How to Keep Your Children’s Teeth Healthy During the Holidays
Every parent loves to see the joy on their child’s face as they get their first piece of Halloween candy, that first slice of pumpkin pie, or candy canes on Christmas morning. Too often, though, children splurge on sweets while parents forget to encourage brushing their teeth.
Holiday Dental Tips for Kids
Rather than avoid the sugar all together this holiday season, use these tips to teach your kids how to have healthy teeth. Making this a habit while they are young will set your kids on the right path to dental health.
- Brush twice a day. Brushing twice a day for two minutes at a time is the best way to avoid common problems like plaque build-up and cavities. The best times are after your child has finished eating breakfast and right before bed, but pick a time that fits with your daily habits. Once you feel they are ready, give your kids the responsibility of remembering to brush morning and night – it may take a few tries for the habit to stick.
- Avoid sugary foods. Along with brushing, cutting out foods such as chocolate, hard candies and other sweets helps prevent cavities. However, it’s all about moderation – no child will want to give up eating candy for good. When eating sweets in excess, such as Halloween and Christmas, be sure to remind your children why having healthy teeth is so important.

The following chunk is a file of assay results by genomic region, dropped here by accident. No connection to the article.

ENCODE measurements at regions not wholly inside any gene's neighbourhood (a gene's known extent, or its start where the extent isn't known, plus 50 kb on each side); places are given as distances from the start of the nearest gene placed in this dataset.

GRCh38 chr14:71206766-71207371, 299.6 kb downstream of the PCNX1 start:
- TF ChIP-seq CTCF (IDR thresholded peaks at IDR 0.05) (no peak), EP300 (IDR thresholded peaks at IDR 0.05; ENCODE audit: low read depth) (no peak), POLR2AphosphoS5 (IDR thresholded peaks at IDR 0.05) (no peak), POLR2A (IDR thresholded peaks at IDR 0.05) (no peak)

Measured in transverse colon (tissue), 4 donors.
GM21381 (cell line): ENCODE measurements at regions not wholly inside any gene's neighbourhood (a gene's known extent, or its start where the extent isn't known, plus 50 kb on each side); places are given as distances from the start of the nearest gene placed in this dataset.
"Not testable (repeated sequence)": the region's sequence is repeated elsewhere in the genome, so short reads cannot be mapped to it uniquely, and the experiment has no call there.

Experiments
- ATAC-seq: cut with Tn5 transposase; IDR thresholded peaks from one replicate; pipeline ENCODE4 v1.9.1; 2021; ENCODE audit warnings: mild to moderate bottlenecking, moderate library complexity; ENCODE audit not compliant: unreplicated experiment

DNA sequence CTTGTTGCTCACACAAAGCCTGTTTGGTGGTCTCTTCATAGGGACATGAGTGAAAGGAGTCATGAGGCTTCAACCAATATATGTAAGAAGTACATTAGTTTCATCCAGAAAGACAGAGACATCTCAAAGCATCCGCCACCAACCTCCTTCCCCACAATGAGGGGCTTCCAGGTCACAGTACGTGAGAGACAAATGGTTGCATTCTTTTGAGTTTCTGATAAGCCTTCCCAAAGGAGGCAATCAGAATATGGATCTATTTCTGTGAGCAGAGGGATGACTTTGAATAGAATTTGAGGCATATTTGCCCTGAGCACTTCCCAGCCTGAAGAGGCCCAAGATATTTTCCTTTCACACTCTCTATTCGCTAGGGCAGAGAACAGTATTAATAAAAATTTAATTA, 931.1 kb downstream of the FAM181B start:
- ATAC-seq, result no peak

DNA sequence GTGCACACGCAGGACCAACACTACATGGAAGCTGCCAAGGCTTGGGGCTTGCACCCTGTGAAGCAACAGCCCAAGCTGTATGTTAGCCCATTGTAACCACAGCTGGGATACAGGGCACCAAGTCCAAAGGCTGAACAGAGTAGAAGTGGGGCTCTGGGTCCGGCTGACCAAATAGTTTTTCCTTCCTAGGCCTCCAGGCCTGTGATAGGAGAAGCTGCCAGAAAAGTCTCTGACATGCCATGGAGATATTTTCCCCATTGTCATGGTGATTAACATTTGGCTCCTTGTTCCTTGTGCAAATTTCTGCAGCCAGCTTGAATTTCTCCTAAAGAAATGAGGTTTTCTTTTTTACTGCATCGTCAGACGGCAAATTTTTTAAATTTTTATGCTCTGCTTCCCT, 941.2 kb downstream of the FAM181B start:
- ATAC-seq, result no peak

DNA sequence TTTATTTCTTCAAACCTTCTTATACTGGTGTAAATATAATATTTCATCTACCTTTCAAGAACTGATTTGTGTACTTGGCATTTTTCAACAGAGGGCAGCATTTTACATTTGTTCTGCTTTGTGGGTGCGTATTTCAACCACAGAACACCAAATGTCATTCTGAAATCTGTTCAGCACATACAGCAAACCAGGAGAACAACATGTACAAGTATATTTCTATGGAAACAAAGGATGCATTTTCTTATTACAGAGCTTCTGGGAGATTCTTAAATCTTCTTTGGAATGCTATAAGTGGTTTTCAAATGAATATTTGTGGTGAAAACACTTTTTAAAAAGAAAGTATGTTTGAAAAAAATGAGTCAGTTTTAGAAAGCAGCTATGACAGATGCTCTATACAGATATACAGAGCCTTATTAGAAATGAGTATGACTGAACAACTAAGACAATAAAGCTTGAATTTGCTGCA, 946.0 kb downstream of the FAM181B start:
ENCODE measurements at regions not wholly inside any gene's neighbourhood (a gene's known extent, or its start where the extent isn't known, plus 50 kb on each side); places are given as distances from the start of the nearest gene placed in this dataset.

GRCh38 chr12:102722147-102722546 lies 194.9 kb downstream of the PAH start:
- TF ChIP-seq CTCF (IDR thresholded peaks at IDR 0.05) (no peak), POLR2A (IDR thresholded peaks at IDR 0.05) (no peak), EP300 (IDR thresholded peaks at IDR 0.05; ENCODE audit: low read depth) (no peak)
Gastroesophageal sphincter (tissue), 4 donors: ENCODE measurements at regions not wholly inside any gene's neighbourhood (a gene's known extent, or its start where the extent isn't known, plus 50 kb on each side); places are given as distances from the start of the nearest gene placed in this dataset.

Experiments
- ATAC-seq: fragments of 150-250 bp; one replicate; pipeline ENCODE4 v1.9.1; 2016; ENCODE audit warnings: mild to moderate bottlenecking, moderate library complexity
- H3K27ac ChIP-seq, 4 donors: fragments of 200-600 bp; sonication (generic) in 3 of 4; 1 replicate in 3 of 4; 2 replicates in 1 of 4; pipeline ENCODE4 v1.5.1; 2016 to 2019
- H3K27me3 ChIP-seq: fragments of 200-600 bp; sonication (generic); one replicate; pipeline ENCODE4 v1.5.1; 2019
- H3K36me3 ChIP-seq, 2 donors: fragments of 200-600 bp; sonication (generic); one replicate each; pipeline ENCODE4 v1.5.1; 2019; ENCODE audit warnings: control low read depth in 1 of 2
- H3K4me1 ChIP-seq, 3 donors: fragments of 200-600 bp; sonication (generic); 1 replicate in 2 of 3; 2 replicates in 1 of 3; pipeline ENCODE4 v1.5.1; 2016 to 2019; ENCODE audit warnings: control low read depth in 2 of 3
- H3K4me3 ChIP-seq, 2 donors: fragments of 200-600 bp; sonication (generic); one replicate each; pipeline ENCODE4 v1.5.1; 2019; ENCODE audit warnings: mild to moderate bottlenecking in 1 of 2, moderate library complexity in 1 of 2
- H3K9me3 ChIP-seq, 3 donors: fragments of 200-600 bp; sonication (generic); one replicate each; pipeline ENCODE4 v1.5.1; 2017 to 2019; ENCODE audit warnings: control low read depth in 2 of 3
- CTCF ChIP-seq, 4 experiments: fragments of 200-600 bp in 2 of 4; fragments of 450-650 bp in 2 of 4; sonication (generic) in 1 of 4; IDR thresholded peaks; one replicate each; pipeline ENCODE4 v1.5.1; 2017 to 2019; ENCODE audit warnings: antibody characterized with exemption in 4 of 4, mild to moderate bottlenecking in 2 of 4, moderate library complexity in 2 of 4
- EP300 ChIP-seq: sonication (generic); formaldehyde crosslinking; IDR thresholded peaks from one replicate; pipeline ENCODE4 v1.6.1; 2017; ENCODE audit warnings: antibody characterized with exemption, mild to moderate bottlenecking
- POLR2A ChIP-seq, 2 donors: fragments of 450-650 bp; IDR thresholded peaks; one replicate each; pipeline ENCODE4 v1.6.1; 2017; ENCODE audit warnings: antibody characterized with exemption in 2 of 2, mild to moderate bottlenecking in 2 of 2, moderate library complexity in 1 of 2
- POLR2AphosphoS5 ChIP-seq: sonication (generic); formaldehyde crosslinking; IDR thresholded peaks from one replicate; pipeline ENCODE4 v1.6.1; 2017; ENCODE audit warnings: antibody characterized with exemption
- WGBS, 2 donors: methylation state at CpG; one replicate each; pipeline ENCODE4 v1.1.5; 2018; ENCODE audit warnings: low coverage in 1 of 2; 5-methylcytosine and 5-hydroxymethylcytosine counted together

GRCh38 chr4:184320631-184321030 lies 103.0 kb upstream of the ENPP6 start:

- Remember to floss. Once teeth begin to touch, begin flossing your children’s teeth daily to help prevent cavities where the teeth meet. Skipping this step leaves pieces of food behind that a toothbrush isn’t able to reach. It’s better to start making this a habit early in life than after a cavity strikes.
- Be a role model. Children learn from their parents, beginning in infancy. Instill good oral habits by having them join you during your brushing routine. Demonstrate good brushing, flossing and rinsing skills while practicing the same skills with your little ones.
- Make it fun. Do something fun that will engage your kids and make them want to brush their teeth every day. A reward or sticker system gives positive reinforcement, or make things silly with decorations on the mirror, toothpaste and your kid’s toothbrush. Try putting a bulls-eye in the sink to encourage spitting, not swallowing, of toothpaste and mouthwash.